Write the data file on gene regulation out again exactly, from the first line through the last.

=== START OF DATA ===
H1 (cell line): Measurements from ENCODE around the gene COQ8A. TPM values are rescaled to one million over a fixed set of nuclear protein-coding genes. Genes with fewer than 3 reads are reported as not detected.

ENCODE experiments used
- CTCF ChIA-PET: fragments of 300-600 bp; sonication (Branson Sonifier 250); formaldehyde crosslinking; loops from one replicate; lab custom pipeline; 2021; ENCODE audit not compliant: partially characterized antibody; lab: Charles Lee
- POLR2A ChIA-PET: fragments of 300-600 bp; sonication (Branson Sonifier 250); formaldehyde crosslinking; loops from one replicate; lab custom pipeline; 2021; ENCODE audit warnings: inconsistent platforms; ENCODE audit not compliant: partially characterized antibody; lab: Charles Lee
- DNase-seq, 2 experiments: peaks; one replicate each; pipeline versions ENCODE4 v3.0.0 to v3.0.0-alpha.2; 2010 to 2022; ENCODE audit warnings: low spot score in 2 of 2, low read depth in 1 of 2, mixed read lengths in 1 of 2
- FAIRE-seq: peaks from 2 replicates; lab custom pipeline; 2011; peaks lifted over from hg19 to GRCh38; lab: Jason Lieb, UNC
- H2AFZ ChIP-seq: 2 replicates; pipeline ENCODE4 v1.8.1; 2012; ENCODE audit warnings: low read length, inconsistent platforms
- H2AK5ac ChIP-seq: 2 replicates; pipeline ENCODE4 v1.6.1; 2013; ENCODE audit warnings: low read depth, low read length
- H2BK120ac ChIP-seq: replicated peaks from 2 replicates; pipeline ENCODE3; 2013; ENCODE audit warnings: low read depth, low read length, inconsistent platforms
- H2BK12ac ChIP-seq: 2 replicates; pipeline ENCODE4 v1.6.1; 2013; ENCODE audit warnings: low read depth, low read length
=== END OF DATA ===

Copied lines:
H1 (cell line): Measurements from ENCODE around the gene COQ8A. TPM values are rescaled to one million over a fixed set of nuclear protein-coding genes. Genes with fewer than 3 reads are reported as not detected.

ENCODE experiments used
- CTCF ChIA-PET: fragments of 300-600 bp; sonication (Branson Sonifier 250); formaldehyde crosslinking; loops from one replicate; lab custom pipeline; 2021; ENCODE audit not compliant: partially characterized antibody; lab: Charles Lee
- POLR2A ChIA-PET: fragments of 300-600 bp; sonication (Branson Sonifier 250); formaldehyde crosslinking; loops from one replicate; lab custom pipeline; 2021; ENCODE audit warnings: inconsistent platforms; ENCODE audit not compliant: partially characterized antibody; lab: Charles Lee
- DNase-seq, 2 experiments: peaks; one replicate each; pipeline versions ENCODE4 v3.0.0 to v3.0.0-alpha.2; 2010 to 2022; ENCODE audit warnings: low spot score in 2 of 2, low read depth in 1 of 2, mixed read lengths in 1 of 2
- FAIRE-seq: peaks from 2 replicates; lab custom pipeline; 2011; peaks lifted over from hg19 to GRCh38; lab: Jason Lieb, UNC
- H2AFZ ChIP-seq: 2 replicates; pipeline ENCODE4 v1.8.1; 2012; ENCODE audit warnings: low read length, inconsistent platforms
- H2AK5ac ChIP-seq: 2 replicates; pipeline ENCODE4 v1.6.1; 2013; ENCODE audit warnings: low read depth, low read length
- H2BK120ac ChIP-seq: replicated peaks from 2 replicates; pipeline ENCODE3; 2013; ENCODE audit warnings: low read depth, low read length, inconsistent platforms
- H2BK12ac ChIP-seq: 2 replicates; pipeline ENCODE4 v1.6.1; 2013; ENCODE audit warnings: low read depth, low read length